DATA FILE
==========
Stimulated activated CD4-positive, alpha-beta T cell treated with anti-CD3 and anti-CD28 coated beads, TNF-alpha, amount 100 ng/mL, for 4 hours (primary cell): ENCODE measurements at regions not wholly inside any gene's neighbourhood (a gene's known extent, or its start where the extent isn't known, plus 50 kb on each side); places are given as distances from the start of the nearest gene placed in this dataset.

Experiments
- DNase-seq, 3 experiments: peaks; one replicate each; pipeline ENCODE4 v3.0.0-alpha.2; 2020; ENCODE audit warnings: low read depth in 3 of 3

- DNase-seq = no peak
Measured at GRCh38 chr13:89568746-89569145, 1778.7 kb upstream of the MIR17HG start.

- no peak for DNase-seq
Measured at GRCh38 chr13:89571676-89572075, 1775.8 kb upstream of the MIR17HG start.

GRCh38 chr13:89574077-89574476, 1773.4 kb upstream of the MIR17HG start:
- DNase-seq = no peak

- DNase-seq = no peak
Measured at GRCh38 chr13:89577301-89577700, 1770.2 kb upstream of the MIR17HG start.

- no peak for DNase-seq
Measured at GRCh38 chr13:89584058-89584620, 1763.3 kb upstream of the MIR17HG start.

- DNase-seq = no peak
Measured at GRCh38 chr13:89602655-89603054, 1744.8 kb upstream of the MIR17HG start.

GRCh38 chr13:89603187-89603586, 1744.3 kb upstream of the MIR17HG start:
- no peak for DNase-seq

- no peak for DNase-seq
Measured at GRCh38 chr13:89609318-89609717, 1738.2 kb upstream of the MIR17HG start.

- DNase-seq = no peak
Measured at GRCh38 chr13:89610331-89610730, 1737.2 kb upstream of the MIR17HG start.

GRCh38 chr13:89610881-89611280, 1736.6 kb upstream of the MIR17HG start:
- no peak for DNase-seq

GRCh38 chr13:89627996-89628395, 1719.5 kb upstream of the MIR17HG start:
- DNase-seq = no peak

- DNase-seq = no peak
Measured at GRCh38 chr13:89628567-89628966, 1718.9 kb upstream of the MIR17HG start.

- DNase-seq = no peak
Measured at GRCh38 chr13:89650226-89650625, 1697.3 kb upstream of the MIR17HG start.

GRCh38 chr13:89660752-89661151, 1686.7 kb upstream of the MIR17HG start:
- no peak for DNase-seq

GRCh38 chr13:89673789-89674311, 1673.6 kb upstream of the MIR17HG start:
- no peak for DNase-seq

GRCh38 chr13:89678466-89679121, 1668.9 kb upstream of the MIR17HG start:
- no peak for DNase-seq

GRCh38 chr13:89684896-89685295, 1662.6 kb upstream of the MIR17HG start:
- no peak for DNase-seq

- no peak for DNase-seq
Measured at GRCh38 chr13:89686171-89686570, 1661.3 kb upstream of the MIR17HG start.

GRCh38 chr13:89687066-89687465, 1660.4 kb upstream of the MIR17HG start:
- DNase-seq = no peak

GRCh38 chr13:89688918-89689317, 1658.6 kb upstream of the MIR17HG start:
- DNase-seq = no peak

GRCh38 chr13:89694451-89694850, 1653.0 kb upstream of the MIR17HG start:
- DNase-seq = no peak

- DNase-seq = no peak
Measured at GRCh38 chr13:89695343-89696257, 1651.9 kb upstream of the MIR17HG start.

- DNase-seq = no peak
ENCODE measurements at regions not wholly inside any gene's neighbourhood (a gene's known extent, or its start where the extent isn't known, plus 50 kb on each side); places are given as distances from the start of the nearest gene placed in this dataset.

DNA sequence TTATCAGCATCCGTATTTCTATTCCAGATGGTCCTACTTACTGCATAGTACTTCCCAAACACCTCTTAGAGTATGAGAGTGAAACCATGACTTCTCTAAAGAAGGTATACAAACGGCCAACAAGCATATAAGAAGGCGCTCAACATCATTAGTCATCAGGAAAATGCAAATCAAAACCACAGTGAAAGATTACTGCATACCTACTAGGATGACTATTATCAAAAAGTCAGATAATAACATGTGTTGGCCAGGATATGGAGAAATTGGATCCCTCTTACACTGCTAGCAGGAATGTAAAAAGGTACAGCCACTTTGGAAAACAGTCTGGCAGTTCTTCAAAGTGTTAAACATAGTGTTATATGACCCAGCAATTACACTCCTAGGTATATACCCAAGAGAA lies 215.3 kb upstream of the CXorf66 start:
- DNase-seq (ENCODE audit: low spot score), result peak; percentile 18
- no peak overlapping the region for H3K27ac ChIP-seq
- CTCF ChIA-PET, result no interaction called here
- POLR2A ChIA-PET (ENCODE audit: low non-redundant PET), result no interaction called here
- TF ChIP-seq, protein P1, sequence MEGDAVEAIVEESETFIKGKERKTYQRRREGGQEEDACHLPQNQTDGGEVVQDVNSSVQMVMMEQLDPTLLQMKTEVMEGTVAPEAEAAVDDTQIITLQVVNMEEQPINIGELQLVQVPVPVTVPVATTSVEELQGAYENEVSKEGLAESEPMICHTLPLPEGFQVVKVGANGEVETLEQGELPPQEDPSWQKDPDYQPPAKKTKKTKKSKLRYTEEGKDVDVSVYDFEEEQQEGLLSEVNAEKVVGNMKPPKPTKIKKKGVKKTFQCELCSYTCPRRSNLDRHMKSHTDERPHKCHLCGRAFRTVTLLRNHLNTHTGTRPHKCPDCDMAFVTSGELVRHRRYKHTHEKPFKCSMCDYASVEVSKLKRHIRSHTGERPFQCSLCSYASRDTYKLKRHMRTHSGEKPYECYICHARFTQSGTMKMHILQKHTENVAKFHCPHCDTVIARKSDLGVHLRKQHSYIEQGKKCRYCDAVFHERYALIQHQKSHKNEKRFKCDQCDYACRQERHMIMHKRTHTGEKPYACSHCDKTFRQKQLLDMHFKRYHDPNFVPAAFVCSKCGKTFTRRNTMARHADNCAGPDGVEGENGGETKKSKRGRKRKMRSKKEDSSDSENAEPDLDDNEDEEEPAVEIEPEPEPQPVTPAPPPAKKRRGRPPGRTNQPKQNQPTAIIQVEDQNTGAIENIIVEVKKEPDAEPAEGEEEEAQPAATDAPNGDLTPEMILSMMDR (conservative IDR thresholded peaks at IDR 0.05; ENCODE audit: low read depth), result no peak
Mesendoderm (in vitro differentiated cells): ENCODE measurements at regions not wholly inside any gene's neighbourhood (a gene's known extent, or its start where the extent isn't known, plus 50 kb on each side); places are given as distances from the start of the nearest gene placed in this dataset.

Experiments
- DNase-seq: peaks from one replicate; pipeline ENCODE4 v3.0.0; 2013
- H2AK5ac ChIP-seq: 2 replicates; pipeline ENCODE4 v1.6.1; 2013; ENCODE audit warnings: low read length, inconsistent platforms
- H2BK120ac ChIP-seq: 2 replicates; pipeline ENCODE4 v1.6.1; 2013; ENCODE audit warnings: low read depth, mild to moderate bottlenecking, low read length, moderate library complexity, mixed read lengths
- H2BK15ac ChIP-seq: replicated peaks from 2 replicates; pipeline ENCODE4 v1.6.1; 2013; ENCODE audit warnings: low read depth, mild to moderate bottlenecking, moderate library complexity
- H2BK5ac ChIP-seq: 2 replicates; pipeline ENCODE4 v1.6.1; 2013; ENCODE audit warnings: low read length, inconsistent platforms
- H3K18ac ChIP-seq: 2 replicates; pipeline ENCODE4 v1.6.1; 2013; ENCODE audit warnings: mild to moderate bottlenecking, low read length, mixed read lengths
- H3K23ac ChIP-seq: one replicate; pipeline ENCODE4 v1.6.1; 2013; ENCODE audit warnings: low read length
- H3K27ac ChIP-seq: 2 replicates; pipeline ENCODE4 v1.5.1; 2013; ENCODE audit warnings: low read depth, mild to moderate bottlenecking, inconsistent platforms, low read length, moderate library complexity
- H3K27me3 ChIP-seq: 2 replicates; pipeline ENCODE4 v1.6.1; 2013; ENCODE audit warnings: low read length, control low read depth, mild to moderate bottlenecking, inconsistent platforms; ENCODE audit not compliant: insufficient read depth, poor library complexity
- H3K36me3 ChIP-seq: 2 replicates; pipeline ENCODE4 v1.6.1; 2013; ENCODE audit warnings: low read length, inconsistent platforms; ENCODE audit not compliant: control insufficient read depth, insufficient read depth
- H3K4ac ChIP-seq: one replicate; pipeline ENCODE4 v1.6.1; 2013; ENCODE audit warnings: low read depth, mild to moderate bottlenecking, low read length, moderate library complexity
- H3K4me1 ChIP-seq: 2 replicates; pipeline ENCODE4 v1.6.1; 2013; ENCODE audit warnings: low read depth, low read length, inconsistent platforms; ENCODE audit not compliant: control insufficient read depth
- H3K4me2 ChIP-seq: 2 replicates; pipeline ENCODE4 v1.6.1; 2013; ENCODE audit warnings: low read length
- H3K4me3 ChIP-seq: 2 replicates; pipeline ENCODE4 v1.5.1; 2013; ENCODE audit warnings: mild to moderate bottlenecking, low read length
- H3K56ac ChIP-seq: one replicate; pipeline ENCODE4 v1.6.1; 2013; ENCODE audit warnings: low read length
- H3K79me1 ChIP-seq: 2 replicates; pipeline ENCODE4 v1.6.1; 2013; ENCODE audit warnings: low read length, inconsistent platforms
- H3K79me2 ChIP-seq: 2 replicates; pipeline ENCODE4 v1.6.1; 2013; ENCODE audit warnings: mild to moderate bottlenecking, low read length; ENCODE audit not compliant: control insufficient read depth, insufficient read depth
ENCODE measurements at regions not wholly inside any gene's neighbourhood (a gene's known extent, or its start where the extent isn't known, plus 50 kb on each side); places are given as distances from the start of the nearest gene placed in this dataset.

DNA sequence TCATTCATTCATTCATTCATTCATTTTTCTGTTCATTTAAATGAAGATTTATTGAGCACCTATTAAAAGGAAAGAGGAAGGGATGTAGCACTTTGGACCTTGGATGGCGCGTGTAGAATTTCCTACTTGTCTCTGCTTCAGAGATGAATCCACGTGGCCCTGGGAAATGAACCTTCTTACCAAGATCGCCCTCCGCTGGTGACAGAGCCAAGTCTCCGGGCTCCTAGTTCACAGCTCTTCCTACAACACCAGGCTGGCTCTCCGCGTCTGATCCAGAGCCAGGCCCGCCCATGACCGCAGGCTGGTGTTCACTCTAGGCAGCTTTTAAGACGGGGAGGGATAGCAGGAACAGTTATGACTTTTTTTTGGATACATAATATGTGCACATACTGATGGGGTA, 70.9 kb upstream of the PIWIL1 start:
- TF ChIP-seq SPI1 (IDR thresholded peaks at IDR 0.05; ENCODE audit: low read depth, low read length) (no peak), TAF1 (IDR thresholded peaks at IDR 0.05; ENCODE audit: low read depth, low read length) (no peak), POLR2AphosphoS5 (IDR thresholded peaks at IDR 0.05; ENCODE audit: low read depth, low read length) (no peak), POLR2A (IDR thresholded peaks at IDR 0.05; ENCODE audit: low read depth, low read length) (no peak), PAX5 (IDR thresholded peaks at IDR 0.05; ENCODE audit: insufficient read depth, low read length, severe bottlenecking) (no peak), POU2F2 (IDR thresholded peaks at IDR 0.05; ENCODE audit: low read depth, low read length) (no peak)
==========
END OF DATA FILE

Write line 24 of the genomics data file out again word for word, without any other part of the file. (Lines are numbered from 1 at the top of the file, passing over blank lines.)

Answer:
GRCh38 chr13:89627996-89628395, 1719.5 kb upstream of the MIR17HG start: